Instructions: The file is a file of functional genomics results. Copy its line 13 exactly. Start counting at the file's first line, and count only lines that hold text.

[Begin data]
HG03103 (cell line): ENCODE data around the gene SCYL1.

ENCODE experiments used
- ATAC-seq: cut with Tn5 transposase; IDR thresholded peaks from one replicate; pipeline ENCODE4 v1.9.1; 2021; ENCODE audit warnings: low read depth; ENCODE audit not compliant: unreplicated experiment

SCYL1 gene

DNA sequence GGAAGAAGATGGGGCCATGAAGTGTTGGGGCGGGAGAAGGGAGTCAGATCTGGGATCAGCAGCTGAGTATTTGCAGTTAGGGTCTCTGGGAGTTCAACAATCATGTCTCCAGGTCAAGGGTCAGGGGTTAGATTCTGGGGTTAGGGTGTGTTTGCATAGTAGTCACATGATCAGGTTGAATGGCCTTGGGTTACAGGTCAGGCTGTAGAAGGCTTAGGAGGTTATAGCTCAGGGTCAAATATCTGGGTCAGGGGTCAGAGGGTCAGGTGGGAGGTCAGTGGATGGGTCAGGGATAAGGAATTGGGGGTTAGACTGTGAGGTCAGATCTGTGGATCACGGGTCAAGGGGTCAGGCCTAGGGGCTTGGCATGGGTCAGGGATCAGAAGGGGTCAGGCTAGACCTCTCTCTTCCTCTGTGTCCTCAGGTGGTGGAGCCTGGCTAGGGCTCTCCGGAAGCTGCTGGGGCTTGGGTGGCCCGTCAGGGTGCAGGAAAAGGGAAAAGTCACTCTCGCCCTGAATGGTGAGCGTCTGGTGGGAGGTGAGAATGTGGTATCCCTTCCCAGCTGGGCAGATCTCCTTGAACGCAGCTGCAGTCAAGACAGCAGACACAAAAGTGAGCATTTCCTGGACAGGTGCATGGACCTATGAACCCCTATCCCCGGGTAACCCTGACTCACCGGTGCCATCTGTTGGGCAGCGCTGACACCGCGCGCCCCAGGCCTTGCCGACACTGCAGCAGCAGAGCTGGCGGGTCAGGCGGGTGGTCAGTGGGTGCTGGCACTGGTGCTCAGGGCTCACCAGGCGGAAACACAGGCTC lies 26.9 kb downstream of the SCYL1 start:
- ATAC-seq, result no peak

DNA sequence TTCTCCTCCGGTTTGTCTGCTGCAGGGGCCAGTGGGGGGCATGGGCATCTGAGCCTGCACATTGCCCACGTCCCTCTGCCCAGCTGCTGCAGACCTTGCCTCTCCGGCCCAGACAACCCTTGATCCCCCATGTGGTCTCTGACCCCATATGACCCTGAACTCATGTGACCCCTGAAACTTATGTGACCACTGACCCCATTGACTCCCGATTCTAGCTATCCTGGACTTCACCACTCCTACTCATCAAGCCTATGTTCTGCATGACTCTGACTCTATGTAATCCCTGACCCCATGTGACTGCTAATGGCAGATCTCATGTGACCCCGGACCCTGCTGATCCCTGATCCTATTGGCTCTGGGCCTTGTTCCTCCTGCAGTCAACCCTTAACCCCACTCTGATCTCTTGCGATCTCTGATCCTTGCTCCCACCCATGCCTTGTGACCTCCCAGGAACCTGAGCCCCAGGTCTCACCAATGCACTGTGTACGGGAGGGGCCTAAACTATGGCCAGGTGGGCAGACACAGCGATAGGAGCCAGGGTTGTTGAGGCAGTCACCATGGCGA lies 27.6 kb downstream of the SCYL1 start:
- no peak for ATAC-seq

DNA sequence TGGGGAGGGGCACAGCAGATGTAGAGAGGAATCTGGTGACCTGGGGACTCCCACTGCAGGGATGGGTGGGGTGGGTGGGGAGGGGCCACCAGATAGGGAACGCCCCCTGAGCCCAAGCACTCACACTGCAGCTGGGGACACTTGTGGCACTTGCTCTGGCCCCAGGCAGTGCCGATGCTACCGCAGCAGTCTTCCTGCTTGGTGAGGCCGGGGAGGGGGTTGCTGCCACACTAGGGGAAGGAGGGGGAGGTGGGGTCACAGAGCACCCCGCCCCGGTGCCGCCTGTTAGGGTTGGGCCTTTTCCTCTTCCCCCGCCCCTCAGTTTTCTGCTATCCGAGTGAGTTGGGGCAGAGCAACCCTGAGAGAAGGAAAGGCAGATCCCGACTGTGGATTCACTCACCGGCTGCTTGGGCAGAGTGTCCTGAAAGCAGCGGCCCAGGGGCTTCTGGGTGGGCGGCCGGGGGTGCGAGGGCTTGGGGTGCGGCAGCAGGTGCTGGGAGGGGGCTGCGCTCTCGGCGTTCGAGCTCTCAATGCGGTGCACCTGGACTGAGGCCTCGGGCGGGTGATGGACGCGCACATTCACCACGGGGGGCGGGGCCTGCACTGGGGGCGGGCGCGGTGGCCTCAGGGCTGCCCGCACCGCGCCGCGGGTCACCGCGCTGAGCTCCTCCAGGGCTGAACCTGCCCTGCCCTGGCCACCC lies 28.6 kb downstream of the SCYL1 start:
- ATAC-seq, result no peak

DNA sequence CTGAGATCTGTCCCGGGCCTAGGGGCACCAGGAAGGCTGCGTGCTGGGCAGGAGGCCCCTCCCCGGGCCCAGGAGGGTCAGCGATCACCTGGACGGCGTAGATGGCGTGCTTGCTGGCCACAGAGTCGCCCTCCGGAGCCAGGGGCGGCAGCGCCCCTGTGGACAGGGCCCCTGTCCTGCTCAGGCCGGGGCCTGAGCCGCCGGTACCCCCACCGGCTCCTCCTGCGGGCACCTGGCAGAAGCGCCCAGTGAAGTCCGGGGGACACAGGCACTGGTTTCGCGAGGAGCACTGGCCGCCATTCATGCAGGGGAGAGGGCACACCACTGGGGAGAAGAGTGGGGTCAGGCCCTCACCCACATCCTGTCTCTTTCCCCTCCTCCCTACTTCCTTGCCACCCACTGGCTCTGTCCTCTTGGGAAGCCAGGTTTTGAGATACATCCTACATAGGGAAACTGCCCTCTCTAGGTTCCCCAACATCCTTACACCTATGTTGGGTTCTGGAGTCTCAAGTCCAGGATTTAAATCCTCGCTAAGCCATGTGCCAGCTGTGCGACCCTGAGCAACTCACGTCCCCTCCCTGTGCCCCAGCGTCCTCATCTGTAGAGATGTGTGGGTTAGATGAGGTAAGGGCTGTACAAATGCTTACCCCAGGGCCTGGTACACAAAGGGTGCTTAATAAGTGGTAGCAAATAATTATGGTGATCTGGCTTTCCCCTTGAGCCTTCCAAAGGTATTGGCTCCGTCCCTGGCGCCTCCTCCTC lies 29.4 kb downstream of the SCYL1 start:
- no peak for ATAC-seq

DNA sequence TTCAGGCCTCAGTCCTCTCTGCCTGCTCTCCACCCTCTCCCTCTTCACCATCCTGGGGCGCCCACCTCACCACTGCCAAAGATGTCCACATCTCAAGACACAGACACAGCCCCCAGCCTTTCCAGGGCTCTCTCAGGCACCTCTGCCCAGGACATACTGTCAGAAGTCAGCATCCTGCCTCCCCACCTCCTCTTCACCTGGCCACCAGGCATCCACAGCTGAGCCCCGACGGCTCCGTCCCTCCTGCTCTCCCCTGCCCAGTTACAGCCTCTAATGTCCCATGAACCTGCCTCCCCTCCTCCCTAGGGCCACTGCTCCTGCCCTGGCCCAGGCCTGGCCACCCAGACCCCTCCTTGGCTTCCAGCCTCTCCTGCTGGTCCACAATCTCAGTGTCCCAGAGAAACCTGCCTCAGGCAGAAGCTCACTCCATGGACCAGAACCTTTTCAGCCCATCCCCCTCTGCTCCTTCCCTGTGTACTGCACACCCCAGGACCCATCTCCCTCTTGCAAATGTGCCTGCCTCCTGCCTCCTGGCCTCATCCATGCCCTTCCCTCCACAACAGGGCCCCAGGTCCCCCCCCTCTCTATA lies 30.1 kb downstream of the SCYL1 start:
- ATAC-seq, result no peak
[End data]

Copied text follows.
DNA sequence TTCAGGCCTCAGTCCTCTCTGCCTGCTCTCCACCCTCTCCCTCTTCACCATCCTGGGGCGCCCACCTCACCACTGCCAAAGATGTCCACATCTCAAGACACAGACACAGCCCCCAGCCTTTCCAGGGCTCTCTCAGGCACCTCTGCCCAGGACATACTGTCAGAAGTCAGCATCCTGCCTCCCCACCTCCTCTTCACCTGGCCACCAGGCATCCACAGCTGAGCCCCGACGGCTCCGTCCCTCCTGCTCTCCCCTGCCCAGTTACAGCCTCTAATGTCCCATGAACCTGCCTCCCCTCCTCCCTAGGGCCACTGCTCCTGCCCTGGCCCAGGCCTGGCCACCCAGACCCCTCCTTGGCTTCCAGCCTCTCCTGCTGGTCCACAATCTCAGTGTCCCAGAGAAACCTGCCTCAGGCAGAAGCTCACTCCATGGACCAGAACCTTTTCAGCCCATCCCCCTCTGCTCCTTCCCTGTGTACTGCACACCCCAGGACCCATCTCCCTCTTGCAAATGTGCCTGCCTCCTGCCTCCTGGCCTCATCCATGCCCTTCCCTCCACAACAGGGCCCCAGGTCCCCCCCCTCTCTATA lies 30.1 kb downstream of the SCYL1 start: